Humorous Look at Novel Revision


How to revise a novel and build a career as a noted author – a humorous look

  1. Write the first draft of a novel. That should be easy.
  2. After a month or more off, reread the novel.

  4. Take strong meds for your upset stomach.
  5. Highlight every golden word, phrase, sentence, paragraph or emotional moment in your story.
  6. Wonder why your entire story is highlighted.
  7. Print out fresh copy and try number four again, this time being honest.
  8. Remove everything not highlighted.
  9. Reread.
  10. Rejoice in your extremely intelligent, emotionally touching words.
  11. Take the first scene or chapter and reread it. Turn the pages over. Totally rewrite that section. Throw away the old section and never look at it again.
  12. Repeat number ten until the entire novel is rewritten.
  13. After a month or more off, reread the novel.
  14. Repeat numbers 2-12, six more times. Really. Seven revisions with this method is the perfect number. Perfection.
    Note: it is cheating to go back to number one and start the process all over again. To date, I’ve cheated exactly eight times. And I’ve paid a heavy price for that cheating. Please, don’t do it.
  15. Send manuscript off to your editor or agent of choice.
  16. All of that should have taken you seven years, a year per draft, so you’re now seven years older. While your agent sends out the manuscript to carefully selected editors in a single-submission, exclusive strategy, repeat from number one. Somewhere in there, you’d better pick up bike riding or yoga — or both — to keep your body going while this wonderfully productive career of yours takes off.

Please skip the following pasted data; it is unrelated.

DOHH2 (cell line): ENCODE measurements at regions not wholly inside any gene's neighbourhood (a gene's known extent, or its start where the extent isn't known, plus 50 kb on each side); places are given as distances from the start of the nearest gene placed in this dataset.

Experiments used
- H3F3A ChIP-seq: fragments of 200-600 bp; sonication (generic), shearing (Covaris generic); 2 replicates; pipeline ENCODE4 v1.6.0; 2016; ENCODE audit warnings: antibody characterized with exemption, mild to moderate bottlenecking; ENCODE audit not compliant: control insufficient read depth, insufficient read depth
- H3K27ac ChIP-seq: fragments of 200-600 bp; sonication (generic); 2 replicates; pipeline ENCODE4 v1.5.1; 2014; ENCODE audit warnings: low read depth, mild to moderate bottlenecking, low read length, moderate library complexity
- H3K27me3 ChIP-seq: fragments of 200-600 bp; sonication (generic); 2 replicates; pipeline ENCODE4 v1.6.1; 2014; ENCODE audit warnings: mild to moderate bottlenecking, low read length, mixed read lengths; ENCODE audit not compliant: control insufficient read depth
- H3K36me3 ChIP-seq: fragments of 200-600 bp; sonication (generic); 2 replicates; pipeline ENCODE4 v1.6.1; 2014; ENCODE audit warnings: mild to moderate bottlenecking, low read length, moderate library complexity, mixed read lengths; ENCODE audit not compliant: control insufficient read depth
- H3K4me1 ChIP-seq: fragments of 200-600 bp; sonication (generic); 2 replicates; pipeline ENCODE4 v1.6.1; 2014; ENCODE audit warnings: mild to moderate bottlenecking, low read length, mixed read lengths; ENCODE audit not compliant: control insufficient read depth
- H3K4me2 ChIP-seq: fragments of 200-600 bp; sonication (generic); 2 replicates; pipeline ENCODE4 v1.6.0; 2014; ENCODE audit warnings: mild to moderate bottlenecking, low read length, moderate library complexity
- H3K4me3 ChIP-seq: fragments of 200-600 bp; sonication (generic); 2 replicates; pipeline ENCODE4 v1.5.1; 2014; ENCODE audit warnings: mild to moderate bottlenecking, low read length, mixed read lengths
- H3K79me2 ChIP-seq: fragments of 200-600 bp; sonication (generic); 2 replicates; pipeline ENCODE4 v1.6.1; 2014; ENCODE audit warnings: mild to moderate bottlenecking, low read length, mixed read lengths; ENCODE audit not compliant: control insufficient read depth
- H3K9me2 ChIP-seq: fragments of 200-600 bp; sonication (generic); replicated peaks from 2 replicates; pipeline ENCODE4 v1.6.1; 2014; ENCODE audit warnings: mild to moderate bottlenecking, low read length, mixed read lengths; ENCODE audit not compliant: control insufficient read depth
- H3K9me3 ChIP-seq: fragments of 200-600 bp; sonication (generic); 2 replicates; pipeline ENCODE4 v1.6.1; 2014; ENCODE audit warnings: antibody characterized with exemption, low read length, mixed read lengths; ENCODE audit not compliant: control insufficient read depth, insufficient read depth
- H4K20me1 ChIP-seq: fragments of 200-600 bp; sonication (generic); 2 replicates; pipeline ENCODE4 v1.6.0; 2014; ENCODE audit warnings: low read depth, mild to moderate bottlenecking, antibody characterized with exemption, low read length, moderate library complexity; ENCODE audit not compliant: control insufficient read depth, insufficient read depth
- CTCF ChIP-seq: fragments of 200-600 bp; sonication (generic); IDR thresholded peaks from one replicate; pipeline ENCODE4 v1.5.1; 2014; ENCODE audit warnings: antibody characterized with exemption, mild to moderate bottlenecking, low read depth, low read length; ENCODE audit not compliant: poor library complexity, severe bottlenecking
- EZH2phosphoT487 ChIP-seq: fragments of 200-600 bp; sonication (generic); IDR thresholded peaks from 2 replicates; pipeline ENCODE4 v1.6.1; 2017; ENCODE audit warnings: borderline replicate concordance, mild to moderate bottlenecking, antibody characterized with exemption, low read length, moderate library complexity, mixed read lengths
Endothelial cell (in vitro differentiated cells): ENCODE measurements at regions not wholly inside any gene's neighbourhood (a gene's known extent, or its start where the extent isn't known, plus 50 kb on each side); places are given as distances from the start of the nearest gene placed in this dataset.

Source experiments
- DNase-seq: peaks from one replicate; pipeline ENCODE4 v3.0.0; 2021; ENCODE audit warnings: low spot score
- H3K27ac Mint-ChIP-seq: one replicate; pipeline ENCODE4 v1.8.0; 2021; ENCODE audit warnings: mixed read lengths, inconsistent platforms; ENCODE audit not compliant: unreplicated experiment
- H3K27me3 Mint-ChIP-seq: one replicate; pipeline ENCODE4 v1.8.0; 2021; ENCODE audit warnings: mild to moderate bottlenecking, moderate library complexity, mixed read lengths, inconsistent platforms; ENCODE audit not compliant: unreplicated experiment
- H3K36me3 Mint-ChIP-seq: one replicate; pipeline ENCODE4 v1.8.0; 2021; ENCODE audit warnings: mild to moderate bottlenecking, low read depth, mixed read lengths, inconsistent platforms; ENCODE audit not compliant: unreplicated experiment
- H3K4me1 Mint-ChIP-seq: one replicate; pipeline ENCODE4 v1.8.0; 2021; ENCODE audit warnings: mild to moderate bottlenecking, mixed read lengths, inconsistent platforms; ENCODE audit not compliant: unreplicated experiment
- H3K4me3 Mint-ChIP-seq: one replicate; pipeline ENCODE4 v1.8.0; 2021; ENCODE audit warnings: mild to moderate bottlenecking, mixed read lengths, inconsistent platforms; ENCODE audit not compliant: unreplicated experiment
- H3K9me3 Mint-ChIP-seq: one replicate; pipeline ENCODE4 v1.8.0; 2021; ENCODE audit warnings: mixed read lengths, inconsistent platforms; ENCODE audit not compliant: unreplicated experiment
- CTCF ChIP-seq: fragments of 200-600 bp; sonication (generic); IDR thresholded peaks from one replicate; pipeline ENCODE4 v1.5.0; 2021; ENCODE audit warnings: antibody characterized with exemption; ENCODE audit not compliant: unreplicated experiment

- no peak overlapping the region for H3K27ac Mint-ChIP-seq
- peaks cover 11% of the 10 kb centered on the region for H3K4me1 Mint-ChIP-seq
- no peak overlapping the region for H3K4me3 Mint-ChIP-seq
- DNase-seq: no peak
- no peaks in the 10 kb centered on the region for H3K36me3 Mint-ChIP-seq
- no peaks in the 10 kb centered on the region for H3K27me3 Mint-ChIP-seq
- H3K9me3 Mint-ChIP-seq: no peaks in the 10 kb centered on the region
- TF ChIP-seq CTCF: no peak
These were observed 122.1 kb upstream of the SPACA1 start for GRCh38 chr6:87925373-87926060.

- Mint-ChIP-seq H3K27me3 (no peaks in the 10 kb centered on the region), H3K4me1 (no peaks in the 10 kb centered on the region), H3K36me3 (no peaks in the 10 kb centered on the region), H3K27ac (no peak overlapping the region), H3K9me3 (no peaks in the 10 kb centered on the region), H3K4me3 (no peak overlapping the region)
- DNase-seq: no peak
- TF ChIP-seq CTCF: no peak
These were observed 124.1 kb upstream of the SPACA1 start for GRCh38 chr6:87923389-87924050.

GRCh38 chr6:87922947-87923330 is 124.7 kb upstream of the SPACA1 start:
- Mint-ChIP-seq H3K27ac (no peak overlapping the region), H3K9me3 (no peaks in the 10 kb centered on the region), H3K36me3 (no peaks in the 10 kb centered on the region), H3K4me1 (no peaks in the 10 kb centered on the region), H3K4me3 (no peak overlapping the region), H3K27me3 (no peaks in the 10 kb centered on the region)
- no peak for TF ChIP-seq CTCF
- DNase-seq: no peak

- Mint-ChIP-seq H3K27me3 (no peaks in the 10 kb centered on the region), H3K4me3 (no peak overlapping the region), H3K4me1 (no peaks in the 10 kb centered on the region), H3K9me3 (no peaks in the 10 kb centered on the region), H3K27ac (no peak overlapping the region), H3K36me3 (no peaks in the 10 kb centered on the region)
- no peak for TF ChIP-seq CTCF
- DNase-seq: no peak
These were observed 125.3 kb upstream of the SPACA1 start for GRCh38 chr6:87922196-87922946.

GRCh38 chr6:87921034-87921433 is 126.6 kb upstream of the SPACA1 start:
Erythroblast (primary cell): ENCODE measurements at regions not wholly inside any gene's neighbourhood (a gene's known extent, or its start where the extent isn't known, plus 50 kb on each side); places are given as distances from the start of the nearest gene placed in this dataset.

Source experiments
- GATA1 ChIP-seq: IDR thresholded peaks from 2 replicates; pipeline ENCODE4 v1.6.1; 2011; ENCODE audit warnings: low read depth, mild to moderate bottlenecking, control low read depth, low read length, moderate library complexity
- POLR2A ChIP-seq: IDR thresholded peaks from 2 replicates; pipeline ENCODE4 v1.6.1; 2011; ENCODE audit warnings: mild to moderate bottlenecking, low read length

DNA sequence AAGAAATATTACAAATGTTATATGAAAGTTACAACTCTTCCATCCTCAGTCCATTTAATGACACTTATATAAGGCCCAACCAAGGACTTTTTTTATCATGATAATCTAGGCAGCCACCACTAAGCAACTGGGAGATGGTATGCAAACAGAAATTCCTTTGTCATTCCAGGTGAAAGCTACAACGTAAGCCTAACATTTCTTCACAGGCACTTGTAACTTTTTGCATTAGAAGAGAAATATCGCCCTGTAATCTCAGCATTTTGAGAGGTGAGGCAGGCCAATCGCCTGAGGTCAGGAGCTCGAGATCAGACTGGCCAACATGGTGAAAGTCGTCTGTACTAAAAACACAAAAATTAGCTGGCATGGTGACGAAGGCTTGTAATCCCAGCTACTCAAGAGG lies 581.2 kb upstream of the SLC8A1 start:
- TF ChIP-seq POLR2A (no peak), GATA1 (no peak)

17. Finally, fourteen years after that first draft, sign your first contract and send in your second manuscript. And when your editor asks if you can do the requested revisions in seven-and-a-half days, you say yes. Repeat number three before you try to comply.
  18. Do the requested revisions in seven-and-a-half hours. Yes, those last fourteen years of apprenticeship have really trained you how to write.
  19. Sit back and enjoy your new career! It was a long apprenticeship. But you made it.

Anyone have advice on shortcuts?

  • Kristin
    August 26, 2009

    I’m not shooting for being a noted author. So I do believe in shortcuts.

    I recommend throwing out point 10 unless you have a truly compelling reason for pitching out all your old words. First drafts often have plenty of energy. I recently found myself looking over the first scribbled rough draft of SAVING THE GRIFFIN. The actual conversation between my two main characters made it almost word for word into the first page of the book.

    What’s a good reason for doing a massive revision such as the one in point 10? I actually did this once for my first novel-length manuscript about 13 years after I finished it the first time. I’d grown quite a bit as a writer, but when I went back to the project, I could tell that I was just nibbling around the edges of the story. So I changed my main character’s family background and commenced on the revision. But I did look at the original pages just to make sure that there wasn’t anything that I wanted to put back in for a true synthesis.

    And how about point 13? The seven complete from the ground up revisions? Uh, no. But I keep myself open to discovering new things about my characters with each sweep through the manuscript.

    So what are my numbers? I’ll have close to three published novels in twenty plus years of work. Along with that, I have three projects circulating and four that are in the desk drawer.

  • Shari
    August 28, 2009

    Ahaha! Excellent post and – unfortunately – all too close to reality, lol.